I'm posting this here because the other thread is likely to be dead. Most of this pertains to things brought up in the other thread: "Balance" I'm trying to distill the thread down to the nitty gritty in order to learn it. If this is confusing let me know I'll delete it."Balance"
Questions are next to the *.
(The easiest way to view the whole thing is to click on "printer friendly view" on the bottom left of any page. This creates one huge document (104ppg). Then if you use "print preview" from the file menu you can quickly skip from page to page in that window or scroll the document in the other window.
I'm trying to sum up the most basic concepts for your entire approach. They seem to be eccentric contraction, the 'stretch reflex' (still don't get this one), the transition of the foot from the adaptive state to a stable state, and the 'inhibitory reflex'.
(All quotes are from David M unless noted)
|An example of concentric contraction is the flexing component of a bicept curl. Here the weight is being accelerated. The extension or return movement component uses eccentric contraction. Here the weight is being decelerated against what force? Gravity.
A muscle in concentric contraction does not change (and can not change) to eccentric contraction if it is overpowered by the resistive load. Instead, it shuts off completely.
Muscles in eccentric contraction can develop 2-8 (200-800%)times as much power as muscle in concentric contraction. The power curve increases with the load until it is finally overpowered.
The power curve of muscle in eccentric contraction increases exponentially with the rate at which muscle is lengthening once a threshold level has been exceeded. - 11/16, 6:29pm; pg38
|One reason the advantages may not be apparent is that muscles in eccentric contraction can use the stretch reflex
... COG lies in front of the ankle. This creates the tendency for gravity to cause us to fall forward. Muscles in the back of our leg are stretched by gravity. They contract to oppose the forward movement. This is the basic balance strategy
RicB: Another thing as I'm thinking of this, eccentric allows the integration of the skeleton in a more effective way also.
DM: Absolutely! - 11/17,8:24am; pg39
|Stretch reflex: muscle shortens to protect itself from an outside force. Opposite of golgi tendon reflex, which causes the muscle to relax. - 11/16, 5:44pm; pg37
Don't understand this:
|MS: On skis it is possible and desirable in most cases, to start a new turn with some/all weight on the "lead" foot. Because that foot does not need to be moved. Right?
DM: OK, think about this. At the end/start of the turn COG is over the downhill ski. The new outside foot (which is uphill) is leading – just like in walking. How do you get COG over that foot? Hint. You don’t pull the foot back although many ski pros describe it that way. - 11/17, 4;21pm; pg44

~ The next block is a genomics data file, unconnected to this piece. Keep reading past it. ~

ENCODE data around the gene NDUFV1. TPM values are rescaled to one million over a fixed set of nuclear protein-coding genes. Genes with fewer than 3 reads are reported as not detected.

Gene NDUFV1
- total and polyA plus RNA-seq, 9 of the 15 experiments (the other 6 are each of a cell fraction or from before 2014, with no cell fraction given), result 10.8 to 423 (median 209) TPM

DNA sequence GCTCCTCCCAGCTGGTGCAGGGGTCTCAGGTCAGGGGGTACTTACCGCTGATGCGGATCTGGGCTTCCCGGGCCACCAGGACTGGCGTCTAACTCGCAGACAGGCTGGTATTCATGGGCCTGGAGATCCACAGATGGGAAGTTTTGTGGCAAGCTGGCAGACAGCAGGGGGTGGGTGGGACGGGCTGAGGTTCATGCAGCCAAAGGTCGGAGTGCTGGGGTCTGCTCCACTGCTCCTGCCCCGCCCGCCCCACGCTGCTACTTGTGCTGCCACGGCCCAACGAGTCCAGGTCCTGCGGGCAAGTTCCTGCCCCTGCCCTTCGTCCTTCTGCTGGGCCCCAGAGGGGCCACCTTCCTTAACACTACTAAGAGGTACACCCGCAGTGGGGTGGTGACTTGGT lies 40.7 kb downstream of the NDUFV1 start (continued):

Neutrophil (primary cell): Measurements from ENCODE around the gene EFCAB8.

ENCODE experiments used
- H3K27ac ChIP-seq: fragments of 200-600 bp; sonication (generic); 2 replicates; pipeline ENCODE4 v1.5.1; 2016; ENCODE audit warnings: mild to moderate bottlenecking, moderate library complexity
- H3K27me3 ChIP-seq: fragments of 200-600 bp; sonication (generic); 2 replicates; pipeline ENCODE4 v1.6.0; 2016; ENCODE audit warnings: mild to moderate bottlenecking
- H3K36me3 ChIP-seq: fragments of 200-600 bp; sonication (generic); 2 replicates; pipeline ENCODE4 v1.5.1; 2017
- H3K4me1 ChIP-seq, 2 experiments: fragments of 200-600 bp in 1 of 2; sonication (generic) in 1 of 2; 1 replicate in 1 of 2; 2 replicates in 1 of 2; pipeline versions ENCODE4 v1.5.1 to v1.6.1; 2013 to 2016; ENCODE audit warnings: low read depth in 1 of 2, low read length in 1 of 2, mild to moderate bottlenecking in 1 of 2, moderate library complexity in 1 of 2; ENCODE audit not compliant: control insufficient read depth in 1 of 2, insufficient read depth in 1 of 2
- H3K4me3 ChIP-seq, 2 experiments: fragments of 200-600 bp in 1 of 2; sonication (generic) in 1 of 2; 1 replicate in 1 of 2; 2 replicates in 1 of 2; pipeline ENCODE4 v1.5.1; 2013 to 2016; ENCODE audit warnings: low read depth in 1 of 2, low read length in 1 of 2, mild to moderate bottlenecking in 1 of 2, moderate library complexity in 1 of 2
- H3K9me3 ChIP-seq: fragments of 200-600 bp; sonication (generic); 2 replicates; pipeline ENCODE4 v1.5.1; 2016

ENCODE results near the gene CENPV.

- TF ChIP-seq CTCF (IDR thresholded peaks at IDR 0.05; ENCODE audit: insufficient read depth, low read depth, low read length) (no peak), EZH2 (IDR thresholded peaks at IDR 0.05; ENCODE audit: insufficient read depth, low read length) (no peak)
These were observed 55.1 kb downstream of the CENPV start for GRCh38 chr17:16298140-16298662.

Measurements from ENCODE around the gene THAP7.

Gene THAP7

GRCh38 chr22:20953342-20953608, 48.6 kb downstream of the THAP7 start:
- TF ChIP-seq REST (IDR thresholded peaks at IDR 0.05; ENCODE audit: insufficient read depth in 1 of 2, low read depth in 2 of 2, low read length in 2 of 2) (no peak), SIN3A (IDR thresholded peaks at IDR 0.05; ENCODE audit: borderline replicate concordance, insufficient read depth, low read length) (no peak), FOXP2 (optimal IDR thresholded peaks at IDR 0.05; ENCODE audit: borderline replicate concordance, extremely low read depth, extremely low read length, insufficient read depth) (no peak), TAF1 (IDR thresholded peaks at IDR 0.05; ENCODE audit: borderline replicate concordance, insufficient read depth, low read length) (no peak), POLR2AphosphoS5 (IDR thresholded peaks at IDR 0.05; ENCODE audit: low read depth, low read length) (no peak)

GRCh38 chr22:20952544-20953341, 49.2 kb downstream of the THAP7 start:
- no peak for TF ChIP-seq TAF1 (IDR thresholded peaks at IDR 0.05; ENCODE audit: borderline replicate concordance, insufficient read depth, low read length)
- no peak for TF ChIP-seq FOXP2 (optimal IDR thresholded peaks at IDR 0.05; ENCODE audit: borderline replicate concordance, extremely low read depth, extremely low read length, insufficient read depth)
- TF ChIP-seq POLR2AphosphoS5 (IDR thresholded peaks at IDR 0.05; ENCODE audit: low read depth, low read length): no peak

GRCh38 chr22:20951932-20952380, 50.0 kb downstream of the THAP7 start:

let's use this picture as a reference:http://www.ronlemaster.com/giantSlalom.htm
(take the 2nd one - of Lasse Kjus)
In the 5th frame you can see his COG is pretty much over the downhill (left and new inside) foot at the start of his left turn. Where (and Why?) would you want to get the COG over the outside foot? (In this case it would be the right foot) Don't you mean the outside foot is -supporting- the COG?
Or do you mean just before- at the end of his right turn-( in the 4th frame) the COG is over inside (right) foot which is soon to be the outside foot?
|Thinking about pulling the foot back or tipping the ski on edge is way too much information when you are going 40-50 feet per second. Worse, it screws up your balance. In complex actitvities you get control by giving up control to your balance system. Reflex actions are tens of time faster than consciously mediated actions.
Instead of tensing you have to work on learning the right position to turn on the stretch reflex and then relaxing. Less is more... - 11/18, 5:31pm; pg52
|What is especially important is the angle of the ankle joint that is present when the soleus changes to isometric contraction. If our ski posture is set up correctly (I will get to this) the forces of skiing will cause the soleus to revert to eccentric contraction in order to maintain this critical angle. Am I suggesting that consciously ‘flexing your ankle’ in skiing is a bad idea. Absolutely. - 11/19, 7:05am; pg52
*Can you elaborate on this? Why is it a bad idea to consciously 'flex your ankle'? More risk of injury?
does it have to do with this?:
For if we are not relaxed, and the muscles are already active, they can not do anything else until they do become relaxed.
( This is a very common issue with recreational skiers- they do not understand that muscles can only do one thing at a time, then must be relaxed prior to their next operation. Instead, they try to go from one movement to another without relaxing, resulting in involving larger muscle groups to overcome the resistance of the original muscle. - 11/19, 1:59am; pg50
The inhibitory reflex:
|There’s a reflex in the body called the ‘inhibitory reflex’. It’s job is to prevent you from doing certain things until it has confirmed that the system responsible for performing the action is ready and especially, to ensure the resulting action is safe. - 11/20, 9:39pm; pg 62
Then the foot: